Aussie in­ter­na­tional, Vern Schup­pan, signed up to drive at Bathurst and the new car claimed pole, but en­gine dra­mas side­lined them when the crankshaft pul­ley broke, thus giv­ing the wa­ter pump no drive and cook­ing the mo­tor.

It was later re­vealed that the failed pul­ley was one of the items sal­vaged from the Ade­laide fire, which some­how ended up fit­ted to the Bathurst race en­gine.

Mof­fat fin­ished off 1976 on a high – cham­pion in a year where the en­durance races counted to­wards the ATCC.

The history books show he was on fire in early ‘77, rack­ing up five straight round wins in the first five rounds of the sea­son at Sym­mons Plains, Calder, Oran Park, Ama­roo and Sandown.

It’s largely over­looked to­day that Kawasaki mo­tor­cy­cle ace Gregg Hans­ford, still rac­ing bikes in 1977 but ey­ing a move onto four wheels, tested at Oran Park early in the year.

While he would later drive with Mof­fat in Maz­das and Sier­ras, Hans­ford would never get to race a Mof­fat Fal­con at the high­est level. He did turn laps at Lakeside in unof­fi­cial prac­tice at the ’77 ATCC round.

The two cars un­der­went an up­date af­ter the sprint races to bring them into line with the show­room equiv­a­lent, the XC model.

Again the en­durance races counted to­wards the ATCC (and again Bathurst was not part of the ti­tle chase), so the #1 car ap­peared as an XC at Sandown where it started from the back of the grid af­ter en­gine prob­lems and fin­ished third.

Its vic­tory at Bathurst fol­lowed and then fur­ther ATCC/en­duro wins in Ade­laide, and at Surfers Par­adise, be­fore the car again sat out the fi­nale at Phillip Is­land given Mof­fat had al­ready clinched his sec­ond straight crown. In fact, Mof­fat wrapped up the ti­tle ear­lier in the se­ries than any other driver in ATCC history.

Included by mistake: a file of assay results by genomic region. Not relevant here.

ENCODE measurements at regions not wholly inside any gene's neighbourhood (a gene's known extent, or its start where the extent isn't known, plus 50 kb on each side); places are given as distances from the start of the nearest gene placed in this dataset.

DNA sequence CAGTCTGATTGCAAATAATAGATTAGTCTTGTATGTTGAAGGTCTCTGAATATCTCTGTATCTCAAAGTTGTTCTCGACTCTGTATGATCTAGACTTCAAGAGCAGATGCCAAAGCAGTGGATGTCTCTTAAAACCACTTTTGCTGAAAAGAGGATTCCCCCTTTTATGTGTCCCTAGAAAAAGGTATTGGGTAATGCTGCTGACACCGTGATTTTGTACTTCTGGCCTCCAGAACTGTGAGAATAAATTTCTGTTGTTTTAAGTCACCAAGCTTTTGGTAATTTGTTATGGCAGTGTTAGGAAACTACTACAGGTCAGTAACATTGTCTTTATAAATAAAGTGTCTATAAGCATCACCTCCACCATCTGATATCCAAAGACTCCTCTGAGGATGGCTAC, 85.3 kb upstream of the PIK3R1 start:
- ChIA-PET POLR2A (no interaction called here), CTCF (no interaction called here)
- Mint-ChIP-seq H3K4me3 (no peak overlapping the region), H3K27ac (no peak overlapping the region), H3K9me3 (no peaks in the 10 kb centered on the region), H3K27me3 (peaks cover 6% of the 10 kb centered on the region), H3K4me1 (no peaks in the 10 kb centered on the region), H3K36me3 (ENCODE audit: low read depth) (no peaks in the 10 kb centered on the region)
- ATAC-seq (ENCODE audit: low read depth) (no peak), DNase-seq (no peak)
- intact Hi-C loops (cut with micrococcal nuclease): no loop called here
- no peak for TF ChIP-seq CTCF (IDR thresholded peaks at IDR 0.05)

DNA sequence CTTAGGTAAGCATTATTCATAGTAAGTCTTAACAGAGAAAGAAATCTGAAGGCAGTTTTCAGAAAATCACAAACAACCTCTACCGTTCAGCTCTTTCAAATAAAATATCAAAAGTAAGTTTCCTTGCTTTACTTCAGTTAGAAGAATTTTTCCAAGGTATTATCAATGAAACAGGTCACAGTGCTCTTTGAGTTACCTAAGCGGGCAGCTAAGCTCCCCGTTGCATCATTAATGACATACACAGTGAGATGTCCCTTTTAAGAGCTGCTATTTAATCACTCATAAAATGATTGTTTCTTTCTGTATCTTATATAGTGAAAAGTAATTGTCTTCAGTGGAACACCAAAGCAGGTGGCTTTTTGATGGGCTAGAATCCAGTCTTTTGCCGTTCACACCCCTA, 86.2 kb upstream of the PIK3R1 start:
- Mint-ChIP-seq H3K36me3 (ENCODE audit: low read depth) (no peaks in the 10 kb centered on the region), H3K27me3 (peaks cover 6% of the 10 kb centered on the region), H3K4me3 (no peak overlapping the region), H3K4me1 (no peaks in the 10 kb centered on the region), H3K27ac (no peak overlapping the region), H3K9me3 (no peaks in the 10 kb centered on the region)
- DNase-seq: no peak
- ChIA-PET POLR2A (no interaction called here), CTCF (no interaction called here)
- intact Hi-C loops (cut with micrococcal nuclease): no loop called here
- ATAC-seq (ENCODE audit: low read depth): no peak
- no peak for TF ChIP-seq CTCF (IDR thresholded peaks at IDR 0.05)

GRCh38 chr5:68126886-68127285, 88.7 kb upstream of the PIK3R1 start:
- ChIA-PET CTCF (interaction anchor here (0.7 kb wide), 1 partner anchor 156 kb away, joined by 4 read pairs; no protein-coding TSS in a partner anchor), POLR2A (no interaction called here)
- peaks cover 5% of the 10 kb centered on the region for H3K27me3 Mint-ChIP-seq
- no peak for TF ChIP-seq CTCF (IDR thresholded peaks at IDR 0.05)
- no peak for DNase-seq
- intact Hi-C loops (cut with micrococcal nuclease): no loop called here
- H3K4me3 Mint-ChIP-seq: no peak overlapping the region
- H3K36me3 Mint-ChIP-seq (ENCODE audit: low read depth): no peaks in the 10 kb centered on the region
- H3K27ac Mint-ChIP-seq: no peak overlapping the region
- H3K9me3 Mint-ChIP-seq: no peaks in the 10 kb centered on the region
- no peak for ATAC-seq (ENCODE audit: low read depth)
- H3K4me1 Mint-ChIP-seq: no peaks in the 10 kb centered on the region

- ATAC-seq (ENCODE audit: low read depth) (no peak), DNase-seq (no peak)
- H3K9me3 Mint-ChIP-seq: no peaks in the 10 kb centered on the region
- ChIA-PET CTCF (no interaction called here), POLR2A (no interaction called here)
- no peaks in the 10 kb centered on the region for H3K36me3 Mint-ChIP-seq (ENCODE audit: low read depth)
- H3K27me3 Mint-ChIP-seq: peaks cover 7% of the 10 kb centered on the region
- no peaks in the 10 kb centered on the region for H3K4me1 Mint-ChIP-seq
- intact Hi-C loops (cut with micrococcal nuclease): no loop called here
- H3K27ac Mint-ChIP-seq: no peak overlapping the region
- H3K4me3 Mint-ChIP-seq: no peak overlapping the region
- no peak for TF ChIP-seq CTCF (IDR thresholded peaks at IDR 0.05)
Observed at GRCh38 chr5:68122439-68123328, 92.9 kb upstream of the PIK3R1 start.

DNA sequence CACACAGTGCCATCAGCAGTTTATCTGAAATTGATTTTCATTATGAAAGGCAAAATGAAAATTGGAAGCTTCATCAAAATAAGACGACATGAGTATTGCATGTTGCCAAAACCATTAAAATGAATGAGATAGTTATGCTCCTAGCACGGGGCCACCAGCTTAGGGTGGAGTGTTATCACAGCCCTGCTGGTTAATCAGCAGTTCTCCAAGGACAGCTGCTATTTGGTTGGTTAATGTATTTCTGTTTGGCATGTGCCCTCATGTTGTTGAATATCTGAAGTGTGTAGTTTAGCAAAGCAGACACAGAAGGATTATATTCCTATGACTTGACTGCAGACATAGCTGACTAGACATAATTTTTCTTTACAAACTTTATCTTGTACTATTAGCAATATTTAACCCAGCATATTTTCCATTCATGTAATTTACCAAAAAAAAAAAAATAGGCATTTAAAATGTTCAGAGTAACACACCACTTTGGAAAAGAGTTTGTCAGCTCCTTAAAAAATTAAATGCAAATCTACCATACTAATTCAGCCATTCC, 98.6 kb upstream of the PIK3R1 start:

The Bathurst win­ner made one more ap­pear­ance in De­cem­ber ’77 at the Win­field 25s tour­ing car event at Baskerville in Tas­ma­nia, where Colin Bond drove Mof­fat’s car in the three­r­ace sprint event as the boss had en­dured a tough, long sea­son.

Mof­fat again ran the car in 1978 to de­fend his crown, but it soon be­came clear the lack of a fund­ing in­crease from Ford and the rise of the A9X To­ranas would be a hill too high to climb.

En­gine fail­ures wiped the #1 Ford out of the first two ATCC rounds and his de­ci­sion to fit roller rock­ers – not per­mit­ted un­der the rules – saw him robbed of vic­tory from the Sandown round and sus­pended for six weeks as en­gines be­came the fo­cal point for the Fords for the year.

The car that had dom­i­nated the pre­vi­ous year could only muster a sin­gle win in the 1978 ATCC at Lakeside be­fore it be­came a Cobra in time for the en­durance races.

Above left: The Bathurst win­ner comes to life in mid 1976 in Mof­fat’s fa­mous Malvern Road work­shop. This page: It’s re­mark­able that it sur­vives to­day given it was Mof­fat’s ride for over three years and four con­sec­u­tive Bathurst as­saults. It clocked up 467 rac­ing laps on the moun­tain.

Gear­box prob­lems took it out at Sandown, while a pit fire and low oil pres­sure put Mof­fat and Jacky Ickx out at Bathurst.

Just a week later it be­came a drag racer, as Mof­fat took the #1 car to Heath­cote Park in Vic­to­ria and punched out a 13.3-sec­ond pass on the quar­ter mile. Imag­ine a mod­ern V8 Su­per­car team pop­ping into the drags on their week­end off be­tween Bathurst and the Gold Coast these days!